As far as fashion goes, the rich and famous have always influenced popular culture. During the 16th century in particular, European courts were all the envy when it came to Renaissance dress. Monarchs and courtiers strove to dress in the most swank and up-to-date attire around.

In England, social advancement for the upper class, including good marriage prospects for women, often lay in service to the court, so it was vital to be well dressed. For those familiar with Anne Boleyn, her mother knew the importance of her having gowns of silk and fine accessories for her head and neck if she were to assume a position in Henry VIII’s court. As the story goes, she was successful in doing so.

By the 1530s, women were wearing stiff bodices that shaped the torso into a flattened, inverted cone. From about 1545 they also adopted the farthingale, a cone-shaped, hooped petticoat that originated in Spain.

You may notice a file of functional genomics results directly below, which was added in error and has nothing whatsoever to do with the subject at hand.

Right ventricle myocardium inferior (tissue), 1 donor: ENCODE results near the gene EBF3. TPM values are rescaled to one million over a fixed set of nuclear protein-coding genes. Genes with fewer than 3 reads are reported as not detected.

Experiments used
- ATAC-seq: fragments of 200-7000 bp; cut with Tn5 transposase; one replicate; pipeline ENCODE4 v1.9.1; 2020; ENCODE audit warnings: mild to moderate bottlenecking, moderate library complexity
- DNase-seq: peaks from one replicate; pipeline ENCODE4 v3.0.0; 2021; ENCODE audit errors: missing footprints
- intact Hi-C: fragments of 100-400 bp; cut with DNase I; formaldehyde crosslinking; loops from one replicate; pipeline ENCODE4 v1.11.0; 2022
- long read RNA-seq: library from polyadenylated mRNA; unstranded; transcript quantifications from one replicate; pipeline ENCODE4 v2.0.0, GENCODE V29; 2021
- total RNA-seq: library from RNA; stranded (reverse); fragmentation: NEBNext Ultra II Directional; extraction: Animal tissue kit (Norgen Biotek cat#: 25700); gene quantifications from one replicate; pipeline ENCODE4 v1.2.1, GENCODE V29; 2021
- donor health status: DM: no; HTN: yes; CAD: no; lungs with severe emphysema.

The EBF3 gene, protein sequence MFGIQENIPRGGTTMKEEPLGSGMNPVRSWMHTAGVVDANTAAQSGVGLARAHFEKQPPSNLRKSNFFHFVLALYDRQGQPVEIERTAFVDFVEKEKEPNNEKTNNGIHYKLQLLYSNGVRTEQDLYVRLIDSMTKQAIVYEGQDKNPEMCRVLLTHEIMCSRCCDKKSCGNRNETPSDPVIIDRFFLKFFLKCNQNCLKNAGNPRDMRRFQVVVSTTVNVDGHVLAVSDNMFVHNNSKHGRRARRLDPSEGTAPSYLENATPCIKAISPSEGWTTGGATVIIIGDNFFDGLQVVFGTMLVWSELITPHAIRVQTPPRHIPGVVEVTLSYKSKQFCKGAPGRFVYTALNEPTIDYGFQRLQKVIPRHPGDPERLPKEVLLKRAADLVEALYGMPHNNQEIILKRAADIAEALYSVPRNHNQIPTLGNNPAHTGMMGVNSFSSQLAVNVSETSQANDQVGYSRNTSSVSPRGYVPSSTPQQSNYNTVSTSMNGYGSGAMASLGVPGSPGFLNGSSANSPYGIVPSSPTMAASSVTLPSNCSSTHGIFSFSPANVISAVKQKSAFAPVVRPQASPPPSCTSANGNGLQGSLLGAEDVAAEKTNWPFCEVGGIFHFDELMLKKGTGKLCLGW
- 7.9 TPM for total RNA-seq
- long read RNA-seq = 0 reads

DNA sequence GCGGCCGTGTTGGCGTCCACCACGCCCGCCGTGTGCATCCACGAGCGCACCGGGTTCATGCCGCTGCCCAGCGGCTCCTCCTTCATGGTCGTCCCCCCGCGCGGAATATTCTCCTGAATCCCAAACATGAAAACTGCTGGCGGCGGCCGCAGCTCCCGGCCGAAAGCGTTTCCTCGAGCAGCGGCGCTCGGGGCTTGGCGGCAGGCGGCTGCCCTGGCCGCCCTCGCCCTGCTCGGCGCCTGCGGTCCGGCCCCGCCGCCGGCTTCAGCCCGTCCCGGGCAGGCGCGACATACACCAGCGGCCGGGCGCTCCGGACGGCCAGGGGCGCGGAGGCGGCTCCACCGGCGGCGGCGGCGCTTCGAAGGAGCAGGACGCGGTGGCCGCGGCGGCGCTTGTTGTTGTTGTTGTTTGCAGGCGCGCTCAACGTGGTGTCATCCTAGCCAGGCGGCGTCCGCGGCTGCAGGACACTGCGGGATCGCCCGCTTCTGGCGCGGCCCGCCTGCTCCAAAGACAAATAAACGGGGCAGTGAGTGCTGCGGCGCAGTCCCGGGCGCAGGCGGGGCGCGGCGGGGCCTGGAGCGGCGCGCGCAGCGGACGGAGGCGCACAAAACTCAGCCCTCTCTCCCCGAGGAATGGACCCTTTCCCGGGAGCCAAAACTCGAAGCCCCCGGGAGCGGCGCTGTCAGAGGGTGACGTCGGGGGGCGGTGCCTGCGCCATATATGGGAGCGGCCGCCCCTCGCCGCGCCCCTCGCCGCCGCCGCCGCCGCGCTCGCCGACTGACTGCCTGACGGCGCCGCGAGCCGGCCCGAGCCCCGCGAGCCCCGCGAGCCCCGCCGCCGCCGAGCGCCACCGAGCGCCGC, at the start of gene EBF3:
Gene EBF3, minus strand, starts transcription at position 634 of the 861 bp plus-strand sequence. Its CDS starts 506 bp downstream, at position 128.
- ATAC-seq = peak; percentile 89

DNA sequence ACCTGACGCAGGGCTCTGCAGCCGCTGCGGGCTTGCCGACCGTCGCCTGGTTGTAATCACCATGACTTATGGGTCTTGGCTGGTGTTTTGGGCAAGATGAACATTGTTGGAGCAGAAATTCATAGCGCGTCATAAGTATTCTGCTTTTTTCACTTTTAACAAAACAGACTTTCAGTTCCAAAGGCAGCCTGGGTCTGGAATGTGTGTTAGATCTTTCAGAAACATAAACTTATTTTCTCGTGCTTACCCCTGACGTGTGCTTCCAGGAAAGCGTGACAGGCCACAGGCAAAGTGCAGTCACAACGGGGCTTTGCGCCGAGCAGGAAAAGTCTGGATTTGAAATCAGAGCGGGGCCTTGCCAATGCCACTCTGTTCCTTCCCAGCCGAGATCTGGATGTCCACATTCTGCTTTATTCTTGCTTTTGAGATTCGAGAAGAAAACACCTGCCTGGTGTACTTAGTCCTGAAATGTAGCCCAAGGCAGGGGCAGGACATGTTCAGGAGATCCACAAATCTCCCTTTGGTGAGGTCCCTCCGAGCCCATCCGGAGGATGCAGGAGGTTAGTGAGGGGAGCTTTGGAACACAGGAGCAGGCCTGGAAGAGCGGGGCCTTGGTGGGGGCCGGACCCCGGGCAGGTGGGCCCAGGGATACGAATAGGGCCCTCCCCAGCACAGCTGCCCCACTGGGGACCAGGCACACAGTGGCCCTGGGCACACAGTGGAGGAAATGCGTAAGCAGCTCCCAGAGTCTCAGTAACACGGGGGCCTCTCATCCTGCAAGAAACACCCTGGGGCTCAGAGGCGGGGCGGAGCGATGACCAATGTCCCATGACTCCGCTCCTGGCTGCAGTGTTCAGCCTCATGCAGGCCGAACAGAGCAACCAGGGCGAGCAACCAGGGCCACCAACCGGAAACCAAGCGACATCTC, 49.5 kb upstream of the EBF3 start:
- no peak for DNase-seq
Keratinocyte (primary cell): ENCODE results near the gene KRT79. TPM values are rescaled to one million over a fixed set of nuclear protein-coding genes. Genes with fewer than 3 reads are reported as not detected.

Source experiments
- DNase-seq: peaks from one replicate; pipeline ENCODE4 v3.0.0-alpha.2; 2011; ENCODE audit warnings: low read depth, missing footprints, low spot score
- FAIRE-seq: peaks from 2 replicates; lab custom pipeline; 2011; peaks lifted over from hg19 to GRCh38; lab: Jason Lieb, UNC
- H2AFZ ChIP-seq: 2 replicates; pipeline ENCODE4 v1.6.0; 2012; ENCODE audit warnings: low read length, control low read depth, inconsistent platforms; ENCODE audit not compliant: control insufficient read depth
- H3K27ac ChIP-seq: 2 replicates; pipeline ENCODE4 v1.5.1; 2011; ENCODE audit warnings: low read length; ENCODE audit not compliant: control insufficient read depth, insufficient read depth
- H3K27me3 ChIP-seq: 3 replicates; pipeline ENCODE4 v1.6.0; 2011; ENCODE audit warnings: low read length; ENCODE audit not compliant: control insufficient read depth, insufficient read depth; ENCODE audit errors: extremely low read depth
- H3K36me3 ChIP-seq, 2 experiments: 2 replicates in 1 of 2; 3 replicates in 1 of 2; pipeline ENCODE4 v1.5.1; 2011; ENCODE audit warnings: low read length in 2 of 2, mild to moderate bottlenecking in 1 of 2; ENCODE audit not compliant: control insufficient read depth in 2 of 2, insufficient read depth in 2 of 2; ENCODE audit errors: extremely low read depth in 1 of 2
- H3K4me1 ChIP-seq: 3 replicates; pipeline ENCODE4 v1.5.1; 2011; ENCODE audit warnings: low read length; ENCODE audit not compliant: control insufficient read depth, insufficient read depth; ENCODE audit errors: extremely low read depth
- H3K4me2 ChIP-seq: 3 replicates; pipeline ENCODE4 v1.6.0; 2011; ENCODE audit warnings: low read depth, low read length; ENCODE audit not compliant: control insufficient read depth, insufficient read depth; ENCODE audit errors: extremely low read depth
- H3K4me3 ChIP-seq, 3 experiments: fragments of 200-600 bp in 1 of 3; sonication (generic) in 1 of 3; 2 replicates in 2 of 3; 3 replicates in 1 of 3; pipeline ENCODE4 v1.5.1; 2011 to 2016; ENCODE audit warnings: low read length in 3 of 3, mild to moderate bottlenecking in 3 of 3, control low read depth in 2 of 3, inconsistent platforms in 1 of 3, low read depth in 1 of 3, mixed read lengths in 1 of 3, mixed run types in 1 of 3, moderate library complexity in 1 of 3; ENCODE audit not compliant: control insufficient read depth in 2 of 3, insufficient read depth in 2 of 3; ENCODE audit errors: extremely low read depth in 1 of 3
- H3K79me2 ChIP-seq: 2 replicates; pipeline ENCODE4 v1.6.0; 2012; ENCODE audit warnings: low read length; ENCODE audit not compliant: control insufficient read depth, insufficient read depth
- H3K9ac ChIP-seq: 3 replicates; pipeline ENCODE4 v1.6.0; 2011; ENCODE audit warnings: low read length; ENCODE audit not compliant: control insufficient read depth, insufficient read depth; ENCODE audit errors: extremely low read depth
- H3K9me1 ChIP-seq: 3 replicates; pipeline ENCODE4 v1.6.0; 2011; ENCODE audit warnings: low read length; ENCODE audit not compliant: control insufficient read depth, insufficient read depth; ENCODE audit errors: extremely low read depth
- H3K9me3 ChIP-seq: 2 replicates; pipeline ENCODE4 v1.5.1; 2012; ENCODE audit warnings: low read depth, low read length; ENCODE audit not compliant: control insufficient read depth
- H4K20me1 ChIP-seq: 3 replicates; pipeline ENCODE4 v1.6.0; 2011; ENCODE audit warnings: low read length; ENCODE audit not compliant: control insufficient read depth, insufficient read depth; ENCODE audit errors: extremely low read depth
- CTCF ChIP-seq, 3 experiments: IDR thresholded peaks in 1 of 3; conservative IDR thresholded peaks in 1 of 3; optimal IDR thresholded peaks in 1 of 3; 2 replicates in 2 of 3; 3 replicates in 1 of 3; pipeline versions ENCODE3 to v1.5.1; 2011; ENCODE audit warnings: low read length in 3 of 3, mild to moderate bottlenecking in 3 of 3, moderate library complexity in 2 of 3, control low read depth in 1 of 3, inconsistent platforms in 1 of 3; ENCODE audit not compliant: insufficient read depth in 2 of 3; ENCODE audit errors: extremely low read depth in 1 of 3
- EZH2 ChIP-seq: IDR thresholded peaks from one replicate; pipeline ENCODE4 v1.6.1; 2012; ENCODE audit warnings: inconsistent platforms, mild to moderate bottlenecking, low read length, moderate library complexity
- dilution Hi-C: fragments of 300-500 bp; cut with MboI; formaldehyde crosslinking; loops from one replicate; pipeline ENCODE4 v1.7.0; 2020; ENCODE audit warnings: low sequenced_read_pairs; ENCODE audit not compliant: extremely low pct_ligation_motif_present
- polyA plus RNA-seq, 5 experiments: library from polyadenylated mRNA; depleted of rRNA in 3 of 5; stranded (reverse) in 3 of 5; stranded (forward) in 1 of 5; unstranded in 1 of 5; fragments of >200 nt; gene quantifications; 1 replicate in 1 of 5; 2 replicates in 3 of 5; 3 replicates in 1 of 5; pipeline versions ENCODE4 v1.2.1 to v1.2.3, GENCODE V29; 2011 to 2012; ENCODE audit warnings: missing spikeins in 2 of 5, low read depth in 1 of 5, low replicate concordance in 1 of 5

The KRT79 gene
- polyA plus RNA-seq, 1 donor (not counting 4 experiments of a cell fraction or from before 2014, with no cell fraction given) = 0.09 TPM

During the 1550s, the somber colors of Spanish styles became popular in England. However, brighter colors and busier surfaces returned with Elizabeth I in 1558, who presided over one of the most richly attired courts in Europe. Women began to swap the Spanish farthingale for the wheel-shaped French one in the 1580s.

The ruff was also adopted during this time. This is a stiff, pleated collar developed from the ruffle trimming of a chemise. It became the most distinctive accessory of its era.

By the 1640s, there was a change from high-waisted styles to the more balanced silhouette, with its waistline at natural level at the sides and back and extending to a point at the center front. Decorative emphasis was provided by moderately full skirts, often worn looped up over a contrasting petticoat, modest ribbon trim, collars and kerchiefs.

The beauty of these styles during the Renaissance era is that you are never at a loss of Renaissance dress for faires, costume parties or themed events. From England’s courts to the influences of the Spanish and French, you can get a unique look and that will transform your style to one of the most fashion-rich eras of our time.